Innovation is also a key passion of mine as evidenced being a key player in redefining the CNS drug discovery lead optimisation process:

  • Receptor occupancy and brain free fraction. Watson JM, Wright S, Lucas A, Clarke KL, Viggers J, Cheetham S, Jeffrey P, Porter RA and Read KD (2009). Drug Metabolism and Disposition 37, 753-760
  • Assessing brain free fraction in early drug discovery. Read KD and Braggio S (2010). Expert Opin. Drug Metab. Toxicol. 6 (3), 337-344

I have a number of investigative projects currently ongoing that could have significant impact on the drug discovery pathway for the diseases that we focus on or more broadly.


I have over 32 years of experience working in the pharmaceutical industry as a DMPK scientist, 16 years of which have been in CNS drug discovery. My first degree in applied biology was obtained from Coventry polytechnic and my PhD (evaluation of blood-brain barrier models for measurement and prediction of brain drug penetration) was obtained from Kings College, London. As a DMPK leader, with particular expertise in CNS and anti-infective drug discovery, I have achieved a considerable track record of success, playing a significant part in 11 compounds entering pre-clinical development, 8 of which have entered clinical trials. 

I started my career in 1989 as a DMPK scientist with Huntingdon Research centre gaining experience in the use of radionuclides in drug metabolism studies and carrying out ADME and PK studies in pre-clinical species in support of various drug development projects. In 1992 I joined the DMPK division in Glaxo Group Research in the UK, gaining extensive experience in drug discovery support. This involved optimisation of new chemical entities emerging from the projects with respect to their in vitro/in vivo metabolic stability, absorption, blood-brain barrier penetration and pharmacokinetic/pharmacodynamic profiles.

In 1996 I became a core member of a multi-disciplinary and multi-national research team within GlaxoWellcome, responsible for the development, evaluation and implementation of appropriate technologies to ensure “efficacious” penetration of the CNS. I helped lead this group and had a pivotal role in setting strategy, generating data and bringing knowledge to bear in all CNS drug discovery projects.

In 2001 I moved to GlaxoSmithKline, Italy as a Research Leader with management responsibility for 9 graduate and post-graduate scientists. I was responsible for the establishment of an in vitro DMPK laboratory with capacity to support all Verona, Italy and Harlow, UK, Psychiatry CEDD exploratory and lead optimisation (LO) programmes. A number of assays were developed and implemented, including CYP inhibition, metabolism dependent inhibition, intrinsic clearance, reactive metabolite assessment (GSH trapping assay), reaction phenotyping, tissue and protein binding and a Pgp substrate assay. I was accountable for high quality, rapid in vitro support to all drug discovery programmes within the Psychiatry CEDD, UK and Italy.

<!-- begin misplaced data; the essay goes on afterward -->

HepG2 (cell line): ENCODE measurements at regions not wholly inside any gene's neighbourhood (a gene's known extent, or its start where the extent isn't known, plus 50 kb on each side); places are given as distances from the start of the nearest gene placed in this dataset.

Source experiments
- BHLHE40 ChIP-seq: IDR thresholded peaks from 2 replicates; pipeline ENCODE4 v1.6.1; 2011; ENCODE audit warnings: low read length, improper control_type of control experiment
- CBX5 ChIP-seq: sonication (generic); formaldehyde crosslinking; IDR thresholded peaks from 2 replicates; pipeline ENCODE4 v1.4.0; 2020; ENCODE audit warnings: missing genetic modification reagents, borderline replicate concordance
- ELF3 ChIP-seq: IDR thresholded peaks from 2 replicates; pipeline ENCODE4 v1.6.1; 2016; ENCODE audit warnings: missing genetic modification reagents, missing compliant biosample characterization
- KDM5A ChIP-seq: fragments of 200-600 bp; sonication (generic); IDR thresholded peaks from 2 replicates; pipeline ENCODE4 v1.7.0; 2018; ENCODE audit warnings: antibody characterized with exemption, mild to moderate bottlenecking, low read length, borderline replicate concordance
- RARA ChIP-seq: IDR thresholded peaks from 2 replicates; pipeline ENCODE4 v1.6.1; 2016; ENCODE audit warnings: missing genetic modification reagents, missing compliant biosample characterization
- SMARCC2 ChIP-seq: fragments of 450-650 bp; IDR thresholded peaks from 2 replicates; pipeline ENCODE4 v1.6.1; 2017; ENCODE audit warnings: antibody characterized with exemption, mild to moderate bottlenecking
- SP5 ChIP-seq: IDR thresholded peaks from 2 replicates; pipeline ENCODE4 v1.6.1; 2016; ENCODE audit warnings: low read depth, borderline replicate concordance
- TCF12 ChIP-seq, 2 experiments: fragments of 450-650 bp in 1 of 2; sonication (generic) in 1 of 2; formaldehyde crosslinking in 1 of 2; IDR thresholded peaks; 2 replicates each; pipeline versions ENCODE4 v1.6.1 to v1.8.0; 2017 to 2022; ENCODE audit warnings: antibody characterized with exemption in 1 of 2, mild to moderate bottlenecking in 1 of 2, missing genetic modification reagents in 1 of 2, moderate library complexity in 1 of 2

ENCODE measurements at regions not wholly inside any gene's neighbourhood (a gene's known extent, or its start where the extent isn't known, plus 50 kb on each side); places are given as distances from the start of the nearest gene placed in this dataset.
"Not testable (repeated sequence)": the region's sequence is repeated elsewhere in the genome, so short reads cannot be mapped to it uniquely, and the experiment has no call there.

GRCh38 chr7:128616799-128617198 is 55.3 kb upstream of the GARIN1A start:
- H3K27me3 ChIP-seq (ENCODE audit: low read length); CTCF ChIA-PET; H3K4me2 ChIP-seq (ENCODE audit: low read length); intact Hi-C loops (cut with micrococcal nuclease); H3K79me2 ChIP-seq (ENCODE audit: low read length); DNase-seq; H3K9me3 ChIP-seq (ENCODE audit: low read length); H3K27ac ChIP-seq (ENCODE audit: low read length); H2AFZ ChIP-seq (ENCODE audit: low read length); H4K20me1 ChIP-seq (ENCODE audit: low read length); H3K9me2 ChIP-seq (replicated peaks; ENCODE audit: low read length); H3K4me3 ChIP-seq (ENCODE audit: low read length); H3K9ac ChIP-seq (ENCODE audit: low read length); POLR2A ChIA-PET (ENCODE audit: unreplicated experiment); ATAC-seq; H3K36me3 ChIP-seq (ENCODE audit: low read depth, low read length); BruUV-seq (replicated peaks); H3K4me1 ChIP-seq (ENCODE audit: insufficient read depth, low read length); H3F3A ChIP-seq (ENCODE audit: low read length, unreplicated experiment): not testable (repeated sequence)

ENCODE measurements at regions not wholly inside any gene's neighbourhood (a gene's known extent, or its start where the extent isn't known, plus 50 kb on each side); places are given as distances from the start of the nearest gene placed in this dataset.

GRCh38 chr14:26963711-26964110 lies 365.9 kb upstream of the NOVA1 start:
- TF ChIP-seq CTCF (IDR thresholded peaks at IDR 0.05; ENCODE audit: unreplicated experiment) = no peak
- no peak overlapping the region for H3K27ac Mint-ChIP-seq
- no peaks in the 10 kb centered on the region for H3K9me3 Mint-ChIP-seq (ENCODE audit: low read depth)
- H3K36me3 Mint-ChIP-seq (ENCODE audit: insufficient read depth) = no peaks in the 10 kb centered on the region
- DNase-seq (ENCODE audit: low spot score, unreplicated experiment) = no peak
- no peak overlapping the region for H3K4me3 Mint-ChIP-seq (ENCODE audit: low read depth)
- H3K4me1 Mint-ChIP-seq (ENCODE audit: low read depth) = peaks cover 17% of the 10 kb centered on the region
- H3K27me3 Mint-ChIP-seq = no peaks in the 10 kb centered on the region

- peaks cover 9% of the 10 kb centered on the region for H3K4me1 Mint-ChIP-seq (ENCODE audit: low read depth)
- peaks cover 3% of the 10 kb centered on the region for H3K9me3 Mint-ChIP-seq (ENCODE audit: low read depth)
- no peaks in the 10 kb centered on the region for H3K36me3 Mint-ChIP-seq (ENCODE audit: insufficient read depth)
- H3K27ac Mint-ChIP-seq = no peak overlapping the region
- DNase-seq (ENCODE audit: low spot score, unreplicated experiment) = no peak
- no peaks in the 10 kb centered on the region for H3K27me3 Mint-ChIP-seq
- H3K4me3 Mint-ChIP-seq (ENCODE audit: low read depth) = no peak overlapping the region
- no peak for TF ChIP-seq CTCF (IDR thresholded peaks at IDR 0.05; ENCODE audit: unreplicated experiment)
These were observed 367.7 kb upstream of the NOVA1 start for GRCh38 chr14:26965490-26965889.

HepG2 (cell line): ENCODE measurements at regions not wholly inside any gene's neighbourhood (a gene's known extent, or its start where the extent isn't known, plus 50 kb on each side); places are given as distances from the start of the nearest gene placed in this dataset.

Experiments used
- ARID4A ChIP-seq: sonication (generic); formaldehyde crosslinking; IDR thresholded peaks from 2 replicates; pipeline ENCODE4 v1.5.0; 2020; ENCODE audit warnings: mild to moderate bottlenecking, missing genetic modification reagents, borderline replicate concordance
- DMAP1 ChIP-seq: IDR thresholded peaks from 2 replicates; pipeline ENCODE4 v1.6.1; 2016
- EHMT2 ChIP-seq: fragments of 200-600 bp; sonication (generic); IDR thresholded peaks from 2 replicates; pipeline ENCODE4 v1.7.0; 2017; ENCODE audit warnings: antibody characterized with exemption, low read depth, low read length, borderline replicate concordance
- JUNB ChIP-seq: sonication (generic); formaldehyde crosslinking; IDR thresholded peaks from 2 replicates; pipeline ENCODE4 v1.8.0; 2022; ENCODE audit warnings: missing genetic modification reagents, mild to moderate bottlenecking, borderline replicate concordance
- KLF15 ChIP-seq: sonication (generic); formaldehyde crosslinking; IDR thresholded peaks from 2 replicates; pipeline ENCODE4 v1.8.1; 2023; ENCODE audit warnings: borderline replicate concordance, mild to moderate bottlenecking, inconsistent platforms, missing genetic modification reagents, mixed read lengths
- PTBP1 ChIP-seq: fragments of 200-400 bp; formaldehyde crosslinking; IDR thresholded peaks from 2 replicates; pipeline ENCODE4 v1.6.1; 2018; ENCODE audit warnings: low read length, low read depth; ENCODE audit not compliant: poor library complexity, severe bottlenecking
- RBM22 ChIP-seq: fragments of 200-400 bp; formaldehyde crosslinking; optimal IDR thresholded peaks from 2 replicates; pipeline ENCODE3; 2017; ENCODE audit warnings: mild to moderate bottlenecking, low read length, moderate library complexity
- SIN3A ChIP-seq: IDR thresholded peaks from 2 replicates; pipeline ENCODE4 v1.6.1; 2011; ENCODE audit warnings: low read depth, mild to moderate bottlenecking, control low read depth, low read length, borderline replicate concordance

In April 2004 I was promoted to Senior Research Leader and my responsibility shifted from the in vitro team to manage the DMPK lead optimisation team. I had management responsibility for 8 scientists, accountable for strategy and co-ordination of all DMPK support to all Verona CNS drug discovery LO programmes. 

I was a GSK programme leader for a full lead optimisation programme up to candidate selection in major depressive disorder and a deputy programme leader on two other psychiatry LO programmes from 2004 through end 2007.

In January 2008, I moved to the School of Life Sciences, University of Dundee, to build a DMPK group from the ground up.  I now have a team of 20 DMPK scientists with extensive Biopharma DMPK experience. I have also led the development within the DDU of key rodent models of disease for the kinetoplastid diseases; Human African trypanosomiasis, Visceral Leishmaniasis and Chagas’ disease.  My group has all the skills and tools necessary to ensure that only those molecules with appropriate developability to deliver the required target product profile will progress toward candidate nomination. 

I have also been on the DDU management team since joining the DDU in 2008 and I am also on the board for our Wellcome Centre that was awarded in 2017. I have helped grow the DDU to over 130 scientists delivering a fully integrated drug discovery engine embedded in Academia. I have brought in, and continue to bring in, substantial funding to the DDU from sources such as Wellcome and the Bill and Melinda Gates Foundation and currently I am a lead investigator on active grants with income >£16M/ year. I have strong fully integrated collaborations with a number of major Pharma companies.

Expertise related to UN Sustainable Development Goals

In 2015, UN member states agreed to 17 global Sustainable Development Goals (SDGs) to end poverty, protect the planet and ensure prosperity for all. This person’s work contributes towards the following SDG(s):

  • SDG 2 - Zero Hunger
  • SDG 3 - Good Health and Well-being
  • SDG 5 - Gender Equality